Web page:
Ever want to change the input of the keys / buttons of your keyboard in Windows (keyboard layout)? Or maybe just interchange the input of two keys like the Alt and Ctrl key? Here’s how.
It’s a challenge to find a laptop with the right mix. It has to have the specs you’re looking for, features you want, design that’s acceptable, and must fit your budget. However, sometimes we tend to neglect some of the minor things we should also be looking out for when buying a laptop – which is the keyboard button layout.
Have you ever felt that one of the keys in your keyboard just doesn’t feel to be in the right place? You felt that the Ctrl key shouldn’t be there and should be in the place of the Alt key? Or one of the keys needs to be disabled?
For desktop computers with separate keyboards, when you don’t like the layout or when you find some keys are in an uncomfortable place in the keyboard, it’s easy to change and buy another keyboard.
For laptops or notebooks however, you can’t do that. You’re stuck with how the keys are situated or laid out. So how do we fix that?
Fortunately for Windows users (Windows NT/2000/XP/Vista/ Win 7), you just need to install KeyTweak created by Travis Krumsick. KeyTweak is technically a keyboard remapper which is absolutely free to download and use. You can interchange keys, change the assignment of several keys or change the layout of the whole keyboard if you want.
Using Keytweak is very easy. You can use the manual method where you click any of the keys in the virtual keyboard and reassign it using the dropdown provided.
Or you can use the Full Teach Mode or Half Teach Mode which can be activated through the buttons located at the bottom.
When in Full Teach Mode, just click Begin Teach Mode and then press (1) the key you want to modify and then (2) press the new key it would be assigned to.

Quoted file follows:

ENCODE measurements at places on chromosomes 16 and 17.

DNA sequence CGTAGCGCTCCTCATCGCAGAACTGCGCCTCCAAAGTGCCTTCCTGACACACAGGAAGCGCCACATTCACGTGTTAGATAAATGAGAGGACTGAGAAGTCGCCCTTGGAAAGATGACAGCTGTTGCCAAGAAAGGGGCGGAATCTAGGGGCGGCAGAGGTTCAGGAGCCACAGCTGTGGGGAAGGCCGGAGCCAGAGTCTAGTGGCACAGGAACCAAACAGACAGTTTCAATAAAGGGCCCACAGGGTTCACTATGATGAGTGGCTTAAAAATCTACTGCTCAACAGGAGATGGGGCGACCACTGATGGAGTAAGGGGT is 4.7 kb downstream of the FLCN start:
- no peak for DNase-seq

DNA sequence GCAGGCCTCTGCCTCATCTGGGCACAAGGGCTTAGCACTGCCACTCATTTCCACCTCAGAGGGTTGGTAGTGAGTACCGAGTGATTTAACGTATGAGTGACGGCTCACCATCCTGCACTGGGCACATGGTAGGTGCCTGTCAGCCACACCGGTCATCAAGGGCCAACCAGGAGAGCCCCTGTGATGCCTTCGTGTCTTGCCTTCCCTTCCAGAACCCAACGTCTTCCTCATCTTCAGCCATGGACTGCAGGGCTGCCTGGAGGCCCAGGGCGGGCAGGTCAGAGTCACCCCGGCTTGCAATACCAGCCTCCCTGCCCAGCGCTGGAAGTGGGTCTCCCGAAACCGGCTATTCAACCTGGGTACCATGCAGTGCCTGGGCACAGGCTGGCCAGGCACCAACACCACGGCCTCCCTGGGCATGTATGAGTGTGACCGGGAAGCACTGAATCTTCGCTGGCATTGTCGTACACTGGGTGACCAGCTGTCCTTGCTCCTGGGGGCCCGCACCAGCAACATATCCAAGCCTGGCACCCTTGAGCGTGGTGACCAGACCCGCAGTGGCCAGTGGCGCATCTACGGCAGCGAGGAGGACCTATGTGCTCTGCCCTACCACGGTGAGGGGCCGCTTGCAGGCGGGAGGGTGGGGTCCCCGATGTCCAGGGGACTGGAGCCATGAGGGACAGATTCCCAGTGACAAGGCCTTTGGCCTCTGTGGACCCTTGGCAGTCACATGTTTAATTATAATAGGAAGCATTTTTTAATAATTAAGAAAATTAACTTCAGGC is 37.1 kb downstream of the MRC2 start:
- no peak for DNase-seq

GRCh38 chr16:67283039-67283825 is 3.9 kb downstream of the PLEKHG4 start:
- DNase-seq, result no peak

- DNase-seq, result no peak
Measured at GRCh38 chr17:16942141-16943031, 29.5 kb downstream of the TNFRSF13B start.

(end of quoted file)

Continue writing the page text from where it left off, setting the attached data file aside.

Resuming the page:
When in Half Teach Mode, click Begin Teach Mode and then press the key you want to modify and then manually select the key it would be assigned to.
It’s really very easy to use and once you’re done reassigning keys, you don’t need to run it again as your keyboard will now have the new ones.
Keytweak is great but it still has some limitations which I believe it really can’t be blamed for. One major limitation is the FN Key found in laptops can’t be reassigned. If you want the FN key to be reassigned, the BIOS of your laptop needs to be modified (usually through an update).
Keytweak doesn’t also support multiple keys in one keystroke. If you want that, use the Microsoft Keyboard Layout Creator. I found it harder to use though and it can only modify the alphanumeric keys/buttons. You can’t modify the other keys like Tab, Caps, Shift, Ctrl, Alt, Enter, and Backspace buttons.
Keytweak also can’t modify the keyboard for a single application only. The change it makes is global and affects all applications in your operating system.
There you go, I hope I’ve helped you change or modify the Input Keys or Buttons of your Keyboard in Windows.